Fischer: Clean Up Your House

Now it's official. Governor Stanley Fischer meant to appear before the people on television last night, at 20:00, exactly as the news shows begin, and announce that unless the parties involved in the labor dispute at the Bank of Israel climbed down from their trees and started negotiating immediately, he'd quit.

The spin worked. Even without any official notice - the central bank never said exactly why it had called the press conference - the rumor spread like wildfire. The finance minister took fright and ordered his wages director, Eli Cohen, to halt steps against Bank of Israel workers. Fischer called off his press conference, at least for 48 hours: he doesn't need to threaten to resign any more.

He, his spokesmen, and his media consultant Zamir Dahbash should be happy with the results of their little media ploy. 1:0 to the Bank of Israel in its battle against the Finance Ministry.

But we are not happy. We should not let the Bank of Israel and Fischer get away with it. Why? Because this isn't just another labor dispute. This story has good guys and bad buys, and the baddies won.

The bad guys win

The bad guys are the Bank of Israel workers. For years these people robbed the public. By virtue of their special status, they were exempt from budgetary supervision, and they set themselves up very, very prettily.

They wrote themselves paychecks that were higher than anywhere else in the public sector, and higher than at most private companies, too. They gave themselves extraordinary perks and benefits, set themselves a conveniently short working day, and naturally, arranged for absolutely extraordinary pension terms, at the taxpayer's expense.

Some of the benefits they racked up are especially maddening. Bank of Israel workers without cars, including ones who don't even know how to drive, automatically get "reimbursement of car expenses". The workers get promotions in rank, pay-wise, irrespective of their skills. Reimbursement of vacation time is wonderfully generous and there are many weird and unwonderful other items, little and big

For years Bank of Israel officials starred at the top positions of the civil service pay roster. Everybody knows about the central bank librarian who gets tens of thousands of shekels a month, far more than the prime minister makes.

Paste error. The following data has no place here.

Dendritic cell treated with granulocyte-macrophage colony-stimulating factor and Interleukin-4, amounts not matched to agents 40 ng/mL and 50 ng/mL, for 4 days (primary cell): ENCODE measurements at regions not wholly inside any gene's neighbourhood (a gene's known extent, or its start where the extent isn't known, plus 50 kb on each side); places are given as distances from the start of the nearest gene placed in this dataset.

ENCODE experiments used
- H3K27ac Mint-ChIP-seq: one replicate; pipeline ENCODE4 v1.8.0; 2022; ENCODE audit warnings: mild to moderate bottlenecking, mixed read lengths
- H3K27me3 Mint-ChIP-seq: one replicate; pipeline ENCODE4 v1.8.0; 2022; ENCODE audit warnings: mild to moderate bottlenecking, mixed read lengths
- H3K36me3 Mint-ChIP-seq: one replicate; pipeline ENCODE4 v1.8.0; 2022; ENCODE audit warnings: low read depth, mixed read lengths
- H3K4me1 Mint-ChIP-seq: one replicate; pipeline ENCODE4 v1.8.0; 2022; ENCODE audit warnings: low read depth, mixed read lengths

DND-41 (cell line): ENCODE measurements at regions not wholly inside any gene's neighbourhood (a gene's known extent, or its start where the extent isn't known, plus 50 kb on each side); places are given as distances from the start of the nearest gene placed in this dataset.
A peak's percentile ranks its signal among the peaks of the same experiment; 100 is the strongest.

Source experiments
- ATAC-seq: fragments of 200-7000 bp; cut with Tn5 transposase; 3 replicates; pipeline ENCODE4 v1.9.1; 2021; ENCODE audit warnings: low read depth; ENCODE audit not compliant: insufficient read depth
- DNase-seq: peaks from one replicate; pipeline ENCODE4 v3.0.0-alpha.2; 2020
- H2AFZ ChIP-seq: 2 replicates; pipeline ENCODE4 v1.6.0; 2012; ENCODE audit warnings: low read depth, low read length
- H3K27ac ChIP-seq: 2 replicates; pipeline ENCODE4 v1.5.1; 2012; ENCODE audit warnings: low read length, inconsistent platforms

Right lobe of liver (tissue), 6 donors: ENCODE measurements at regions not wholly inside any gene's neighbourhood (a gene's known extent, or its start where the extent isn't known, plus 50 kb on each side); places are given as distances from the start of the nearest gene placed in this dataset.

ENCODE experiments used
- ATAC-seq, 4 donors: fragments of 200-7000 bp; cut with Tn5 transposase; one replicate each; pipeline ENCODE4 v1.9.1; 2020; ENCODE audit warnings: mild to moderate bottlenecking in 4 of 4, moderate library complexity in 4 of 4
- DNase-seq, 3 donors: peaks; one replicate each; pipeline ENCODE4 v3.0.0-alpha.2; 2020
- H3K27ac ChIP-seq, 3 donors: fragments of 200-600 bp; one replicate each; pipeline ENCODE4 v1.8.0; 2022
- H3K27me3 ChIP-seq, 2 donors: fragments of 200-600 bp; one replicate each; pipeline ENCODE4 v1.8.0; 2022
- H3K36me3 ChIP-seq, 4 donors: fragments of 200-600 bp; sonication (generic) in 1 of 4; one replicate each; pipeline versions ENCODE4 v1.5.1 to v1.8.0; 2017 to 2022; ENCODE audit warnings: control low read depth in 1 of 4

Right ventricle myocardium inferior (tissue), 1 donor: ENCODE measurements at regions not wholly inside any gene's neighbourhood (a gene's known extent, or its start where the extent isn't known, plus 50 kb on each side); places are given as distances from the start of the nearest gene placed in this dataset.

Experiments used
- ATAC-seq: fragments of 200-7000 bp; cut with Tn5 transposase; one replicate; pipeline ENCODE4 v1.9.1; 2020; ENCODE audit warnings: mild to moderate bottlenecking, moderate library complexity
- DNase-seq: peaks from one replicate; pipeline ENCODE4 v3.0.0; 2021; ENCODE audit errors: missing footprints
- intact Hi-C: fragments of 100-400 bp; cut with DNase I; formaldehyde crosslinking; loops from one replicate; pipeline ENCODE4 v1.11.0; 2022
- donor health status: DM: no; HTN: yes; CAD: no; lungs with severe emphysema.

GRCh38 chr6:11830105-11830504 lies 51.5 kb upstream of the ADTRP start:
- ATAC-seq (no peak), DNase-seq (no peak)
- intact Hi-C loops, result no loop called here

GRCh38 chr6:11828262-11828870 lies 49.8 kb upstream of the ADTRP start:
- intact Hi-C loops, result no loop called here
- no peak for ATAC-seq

Everybody, but everybody at the central bank is party to the scandal, but none more so than its executives and management, who get to retire with pension schemes worth many millions, and even though it has been proved time and again that they were over-paid, they refuse to return one agora of the money.

Even the Bank of Israel workers admit they went too far. But yesterday they closed down the bank. Why? Because they are angry at the Finance Ministry, which insisted on negotiating a new employment agreement for the Bank of Israel, and which has adopted some pretty belligerent methods. The result: meltdown. The Bank of Israel closed down, the capital market was crippled, and thanks to Fischer's little show, share prices tumbled too.

Know this: every man, woman and child in Israel lost money yesterday because of the Bank of Israel's tactics.

Fischer's fault

The man to blame for all this is Stanley Fischer. As governor of the Bank of Israel, and supported by his unique status and reputation, he should have stood tall and put the workers in their place.

He should have spelled it out: the looting is over. He should have cleaned house at his bank. He should have amended past sins, and reached a new employment agreement with the treasury.

But Fischer, an American, preferred to spend his time hobnobbing with other central bankers abroad. He preferred to leave the grubby Middle-Eastern scut work to his deputies in Israel. But either they didn't want to, or they couldn't, and the labor dispute at the Bank of Israel has now lasted four years, including Fischer's entire term as governor.

Yesterday the dispute boiled over, and again, Fischer took the side of the workers.

Maybe now, after Olmert's intervention, a new agreement will be reached. But justice was not done. The robbers of the public kitty were not detained. More oil was poured onto the exploding conflagration of corruption in Israel, by the governor of the Bank of Israel, of all people, the man who is supposed to advise the government how to build a healthier economy.